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On Henry James
The Best from American Literature
By Louis J. Budd, Edwin H. Cady
Duke University PressCopyright © 1990 Duke University Press
All rights reserved.
Young Henry James, Critic
THE REVIVAL of interest in the critical work of Henry James, evident in the recent publication of two discriminating selections from his reviews and essays has been long overdue. Heretofore, too few of us have been familiar with the great body of criticism which came from his prolific pen, particularly in his earlier years Even fewer of us have taken the time to give it the study and analysis it deserves.
In the failure to do so we have been guilty of an oversight, for James's earlier critical writings are important. For the student of James they have a value beyond weighing. In embryonic form they hold the theories which produced James's later narrative techniques. The idea of the "germ," for instance, makes its first appearance something more than forty years before the Prefaces; the principle of a central intelligence is clearly expressed in 1868, only three years after James had begun writing reviews; and, as Morris Roberts has pointed out, the concept of Romance expressed in them is essentially the same as that which appears much later in the Preface to The American.
But it is not only to the student of James that these essays are important. They are of equal value to the student of American literature as a whole. For a decade and a half they must have been a powerful influence on American taste. Time and again the editors of the highly respected and widely read periodicals for which he wrote—the North American Review, the Atlantic Monthly, and the Nation—assigned him the most important review of the issue, the one to which their readers would turn first. He reviewed as they came fresh from the presses the most recent novels of George Eliot, Victor Hugo, Trollope, Kingsley, and Dickens; the poetry of William Morris, Browning, and Tennyson; and the critical writings of Matthew Arnold, Scherer, and Swinburne. His readers would not have known whom they had to thank, for these early reviews went unsigned, but they could hardly have avoided the deep influence of his persuasive arguments.
Because of the very fact that the young James was important as a critic, I have examined his earlier criticism here, not in relation to his art, but simply as criticism. I have arbitrarily chosen a period beginning with his first published review in 1864 and terminating with the publication of French Poets and Novelists in 1878, and I have studied the reviews and essays he wrote in that period with the one intent of trying to understand what some of his basic critical principles were.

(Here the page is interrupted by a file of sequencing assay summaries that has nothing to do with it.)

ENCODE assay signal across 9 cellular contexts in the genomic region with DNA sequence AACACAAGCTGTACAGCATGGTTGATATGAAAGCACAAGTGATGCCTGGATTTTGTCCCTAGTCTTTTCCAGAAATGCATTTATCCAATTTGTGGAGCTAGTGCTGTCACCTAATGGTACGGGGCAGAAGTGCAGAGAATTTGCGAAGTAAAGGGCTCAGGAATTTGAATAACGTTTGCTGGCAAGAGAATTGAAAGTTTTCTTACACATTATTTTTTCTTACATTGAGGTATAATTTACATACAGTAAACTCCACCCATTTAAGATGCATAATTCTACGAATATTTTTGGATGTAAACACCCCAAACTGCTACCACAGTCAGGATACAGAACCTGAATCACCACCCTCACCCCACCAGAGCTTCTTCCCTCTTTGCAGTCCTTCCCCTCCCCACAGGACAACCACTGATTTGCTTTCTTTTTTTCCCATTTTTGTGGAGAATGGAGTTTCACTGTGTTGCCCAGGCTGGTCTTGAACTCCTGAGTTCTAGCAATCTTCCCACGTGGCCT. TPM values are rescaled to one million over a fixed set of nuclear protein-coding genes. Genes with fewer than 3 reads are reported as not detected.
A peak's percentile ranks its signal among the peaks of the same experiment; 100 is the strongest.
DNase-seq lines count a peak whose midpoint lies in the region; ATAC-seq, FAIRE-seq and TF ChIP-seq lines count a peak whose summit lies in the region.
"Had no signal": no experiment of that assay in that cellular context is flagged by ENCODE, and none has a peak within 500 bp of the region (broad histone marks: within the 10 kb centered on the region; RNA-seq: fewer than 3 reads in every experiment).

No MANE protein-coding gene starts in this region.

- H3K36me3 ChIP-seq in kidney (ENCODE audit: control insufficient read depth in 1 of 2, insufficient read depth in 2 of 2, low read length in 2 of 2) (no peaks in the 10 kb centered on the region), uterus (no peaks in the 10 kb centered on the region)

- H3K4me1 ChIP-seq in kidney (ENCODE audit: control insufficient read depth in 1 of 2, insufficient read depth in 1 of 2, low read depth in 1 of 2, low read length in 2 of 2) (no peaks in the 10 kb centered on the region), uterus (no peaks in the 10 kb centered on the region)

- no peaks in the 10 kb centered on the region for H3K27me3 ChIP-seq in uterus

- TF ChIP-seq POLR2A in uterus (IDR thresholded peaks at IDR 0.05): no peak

In the course of those fourteen years, James published more than 250 critical articles, the greater part of them reviews In them he showed himself to be a most assured young critic. He sometimes showed himself to be provincial. He wrote in a style direct, easy, and rapid, yet lucid and powerfully expressive—the style of a man whose ideas are clear-cut and integrated. Indeed, the most pronounced characteristic of these early essays is their unity of thought. The standards by which James judges have been carefully worked out; they fit together. He has taken his job seriously, and he has not come to it unprepared.
If anything, his system is too tight. It restricts him and makes him a narrow critic—a specialist in prose fiction and, to limit it still further, in the prose fiction of his own time. By far the greater part of his reviews and articles deals with novels of the mid-nineteenth century, and when he comes to poetry he is out of his element. He judged the sowing of the dragon's teeth at Colchis as "too complex and recondite a scene" for graceful poetic expression. Yet he liked it when he found it in Morris, and honestly said so, though he could not tell why. But when he dealt with Dickens, George Eliot, or contemporary French novelists, he spoke with an assurance which makes it very clear that he had thought out the problems of the critic and of his own function as a member of that brotherhood.
Direct statements of James's critical tenets come up again and again in these essays, most frequently, interesting enough, in reviews of the least successful and the dullest dooks, where he seems to have felt free to leave the book behind and to fill the required space with his own speculations. One review which seems to have suggested much in this way was that of "Dallas Galbraith," in which he states his critical manifesto clearly and uncompromisingly. Even more valuable are his reviews of the works of other critics—Matthew Arnold, Sainte-Beuve, Scherer, and Swinburne—for not only do they lead him into revealing discussions of criticism and critical problems, but what he approves and disapproves in them is clear sign of what his own standards are.